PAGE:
As I sit at my office window writing this post, another spring sighting greets me. A pine warbler -- a new spring arrival -- just appeared at the feeder. I just heard him sing his soft trill. Nice.
On my wanderings along the wetland, I watched a pair of hooded mergansers cruise among the buttonbush. A pair of Canada geese has taken up residence on the beaver lodge; the female is already sitting on a nest on the side of the lodge. The male lingered nearby, keeping a watchful eye and emitting honks if he sensed danger. We slipped away so as not to disturb the female.
Click on the photo and look closely for the the female Canada goose
sitting on the beaver lodge; the male is nearby in the water (to the right)
Fresh beaver chews littered the water's edge and fish scales left between hummocks of sedges is a sign of an otter meal.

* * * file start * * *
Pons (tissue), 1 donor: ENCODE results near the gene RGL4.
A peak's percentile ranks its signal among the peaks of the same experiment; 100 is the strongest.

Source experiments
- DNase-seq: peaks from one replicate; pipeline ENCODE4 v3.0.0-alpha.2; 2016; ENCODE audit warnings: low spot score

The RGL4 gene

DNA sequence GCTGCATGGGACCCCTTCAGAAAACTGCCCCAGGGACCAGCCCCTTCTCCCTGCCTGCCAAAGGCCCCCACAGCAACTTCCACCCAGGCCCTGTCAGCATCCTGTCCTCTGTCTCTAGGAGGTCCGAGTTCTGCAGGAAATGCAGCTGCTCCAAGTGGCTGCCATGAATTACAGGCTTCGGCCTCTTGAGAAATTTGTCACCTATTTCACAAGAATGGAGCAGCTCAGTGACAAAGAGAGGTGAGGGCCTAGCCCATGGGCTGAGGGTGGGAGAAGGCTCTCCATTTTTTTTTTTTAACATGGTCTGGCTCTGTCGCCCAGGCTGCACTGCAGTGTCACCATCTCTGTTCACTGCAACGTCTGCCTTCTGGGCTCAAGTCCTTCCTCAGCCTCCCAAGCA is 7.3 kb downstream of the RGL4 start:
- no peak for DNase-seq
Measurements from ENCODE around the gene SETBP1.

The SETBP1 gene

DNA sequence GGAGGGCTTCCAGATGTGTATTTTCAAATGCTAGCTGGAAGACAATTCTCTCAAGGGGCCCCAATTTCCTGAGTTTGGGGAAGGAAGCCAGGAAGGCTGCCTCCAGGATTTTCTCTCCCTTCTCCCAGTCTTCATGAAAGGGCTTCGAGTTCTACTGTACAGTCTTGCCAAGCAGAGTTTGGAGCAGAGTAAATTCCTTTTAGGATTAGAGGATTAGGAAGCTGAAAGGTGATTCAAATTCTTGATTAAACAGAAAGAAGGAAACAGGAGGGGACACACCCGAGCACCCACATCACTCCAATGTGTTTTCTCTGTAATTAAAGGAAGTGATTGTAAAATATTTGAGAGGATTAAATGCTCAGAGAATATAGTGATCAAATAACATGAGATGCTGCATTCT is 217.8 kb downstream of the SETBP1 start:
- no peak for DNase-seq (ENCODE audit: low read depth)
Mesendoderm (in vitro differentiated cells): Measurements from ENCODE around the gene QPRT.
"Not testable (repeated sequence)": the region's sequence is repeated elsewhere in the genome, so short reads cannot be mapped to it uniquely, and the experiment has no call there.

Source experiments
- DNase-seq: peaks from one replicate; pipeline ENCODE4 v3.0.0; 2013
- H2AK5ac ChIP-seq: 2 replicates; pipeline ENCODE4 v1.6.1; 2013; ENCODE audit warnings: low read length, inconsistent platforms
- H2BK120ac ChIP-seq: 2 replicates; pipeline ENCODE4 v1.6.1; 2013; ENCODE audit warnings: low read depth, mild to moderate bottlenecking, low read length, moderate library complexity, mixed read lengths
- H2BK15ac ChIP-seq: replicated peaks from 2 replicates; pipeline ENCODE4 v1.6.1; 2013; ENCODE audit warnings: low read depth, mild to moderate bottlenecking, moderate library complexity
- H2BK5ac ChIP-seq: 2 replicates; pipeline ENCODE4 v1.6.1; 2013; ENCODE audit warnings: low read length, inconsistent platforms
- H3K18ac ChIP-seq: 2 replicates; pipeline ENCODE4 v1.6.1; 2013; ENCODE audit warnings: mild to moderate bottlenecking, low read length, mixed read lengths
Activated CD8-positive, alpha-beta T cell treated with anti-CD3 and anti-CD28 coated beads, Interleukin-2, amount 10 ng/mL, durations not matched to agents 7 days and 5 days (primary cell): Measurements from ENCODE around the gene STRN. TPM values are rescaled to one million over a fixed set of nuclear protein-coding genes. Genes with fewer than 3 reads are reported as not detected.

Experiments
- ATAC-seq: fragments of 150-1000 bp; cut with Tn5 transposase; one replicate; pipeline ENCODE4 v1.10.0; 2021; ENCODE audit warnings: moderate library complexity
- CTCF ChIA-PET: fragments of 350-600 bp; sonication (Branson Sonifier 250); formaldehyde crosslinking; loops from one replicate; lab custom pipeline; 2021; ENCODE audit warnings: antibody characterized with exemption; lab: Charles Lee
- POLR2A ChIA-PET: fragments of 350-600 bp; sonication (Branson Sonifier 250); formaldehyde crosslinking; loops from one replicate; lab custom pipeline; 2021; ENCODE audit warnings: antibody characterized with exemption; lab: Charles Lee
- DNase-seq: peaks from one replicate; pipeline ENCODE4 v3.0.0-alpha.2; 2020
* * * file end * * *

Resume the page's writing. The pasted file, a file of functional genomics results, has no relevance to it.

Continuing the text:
Fish scales -- the remains of an otter's meal
In the adjacent woods, beneath hemlocks and pines and red maples, I lifted a small rotting log. There rested a red-backed salamander. This is our most common salamander. It breathes through its skin and spends its entire life in moist uplands. The female lays a small grape-like cluster of eggs in a crevice under a rotting log or tree stump.
A red-backed salamander beneath a rotting log
Spring may be a little late, but the tempo is picking up. I sense the rush of spring bird migration, frog and salamander movements and mating, and the emergence of early woodland wildflowers is at hand. This makes me chuckle (and sigh) thinking that some people rush off to the store to check out the newest spring clothing fashions. Just think what they are missing. I'd rather be at the water's edge.